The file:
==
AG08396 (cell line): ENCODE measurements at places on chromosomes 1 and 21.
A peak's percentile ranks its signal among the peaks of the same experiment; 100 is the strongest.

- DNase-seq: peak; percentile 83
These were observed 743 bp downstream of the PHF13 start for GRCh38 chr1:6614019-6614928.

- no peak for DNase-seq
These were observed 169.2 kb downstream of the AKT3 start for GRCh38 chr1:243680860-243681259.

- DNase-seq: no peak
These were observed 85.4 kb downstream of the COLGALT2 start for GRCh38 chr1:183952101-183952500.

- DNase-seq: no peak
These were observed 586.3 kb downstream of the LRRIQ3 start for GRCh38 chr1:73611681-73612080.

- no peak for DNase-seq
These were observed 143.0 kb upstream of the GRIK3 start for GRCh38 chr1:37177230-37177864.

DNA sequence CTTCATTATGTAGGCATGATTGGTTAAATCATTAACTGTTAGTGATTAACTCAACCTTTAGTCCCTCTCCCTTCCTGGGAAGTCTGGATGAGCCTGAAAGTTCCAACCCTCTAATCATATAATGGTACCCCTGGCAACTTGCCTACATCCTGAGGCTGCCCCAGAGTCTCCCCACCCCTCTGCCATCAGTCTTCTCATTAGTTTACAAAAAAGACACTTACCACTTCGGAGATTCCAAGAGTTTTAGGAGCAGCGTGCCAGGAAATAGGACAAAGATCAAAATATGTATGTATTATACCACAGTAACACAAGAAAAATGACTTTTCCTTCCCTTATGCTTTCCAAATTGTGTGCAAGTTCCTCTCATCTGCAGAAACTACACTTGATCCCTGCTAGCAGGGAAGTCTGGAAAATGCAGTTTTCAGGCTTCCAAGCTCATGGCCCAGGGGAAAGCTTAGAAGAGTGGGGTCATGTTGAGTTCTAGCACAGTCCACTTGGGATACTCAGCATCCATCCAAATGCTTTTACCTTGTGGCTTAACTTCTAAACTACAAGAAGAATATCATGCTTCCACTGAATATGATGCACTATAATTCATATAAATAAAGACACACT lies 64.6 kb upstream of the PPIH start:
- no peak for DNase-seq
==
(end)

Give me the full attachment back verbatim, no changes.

AG08396 (cell line): ENCODE measurements at places on chromosomes 1 and 21.
A peak's percentile ranks its signal among the peaks of the same experiment; 100 is the strongest.

- DNase-seq: peak; percentile 83
These were observed 743 bp downstream of the PHF13 start for GRCh38 chr1:6614019-6614928.

- no peak for DNase-seq
These were observed 169.2 kb downstream of the AKT3 start for GRCh38 chr1:243680860-243681259.

- DNase-seq: no peak
These were observed 85.4 kb downstream of the COLGALT2 start for GRCh38 chr1:183952101-183952500.

- DNase-seq: no peak
These were observed 586.3 kb downstream of the LRRIQ3 start for GRCh38 chr1:73611681-73612080.

- no peak for DNase-seq
These were observed 143.0 kb upstream of the GRIK3 start for GRCh38 chr1:37177230-37177864.

DNA sequence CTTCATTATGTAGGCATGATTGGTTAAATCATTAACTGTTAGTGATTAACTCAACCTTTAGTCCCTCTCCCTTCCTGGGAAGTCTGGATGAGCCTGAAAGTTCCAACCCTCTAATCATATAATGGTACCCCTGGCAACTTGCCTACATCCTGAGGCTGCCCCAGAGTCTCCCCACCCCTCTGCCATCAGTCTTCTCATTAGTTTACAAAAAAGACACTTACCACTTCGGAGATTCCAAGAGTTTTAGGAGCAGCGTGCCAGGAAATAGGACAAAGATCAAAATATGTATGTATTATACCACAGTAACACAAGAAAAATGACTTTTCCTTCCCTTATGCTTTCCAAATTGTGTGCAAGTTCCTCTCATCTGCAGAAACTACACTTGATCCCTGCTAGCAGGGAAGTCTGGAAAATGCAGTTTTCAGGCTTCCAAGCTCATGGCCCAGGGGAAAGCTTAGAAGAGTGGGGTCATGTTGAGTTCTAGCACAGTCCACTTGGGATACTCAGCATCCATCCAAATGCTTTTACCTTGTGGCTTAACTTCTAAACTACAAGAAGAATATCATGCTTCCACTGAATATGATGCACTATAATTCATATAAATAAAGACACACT lies 64.6 kb upstream of the PPIH start:
- no peak for DNase-seq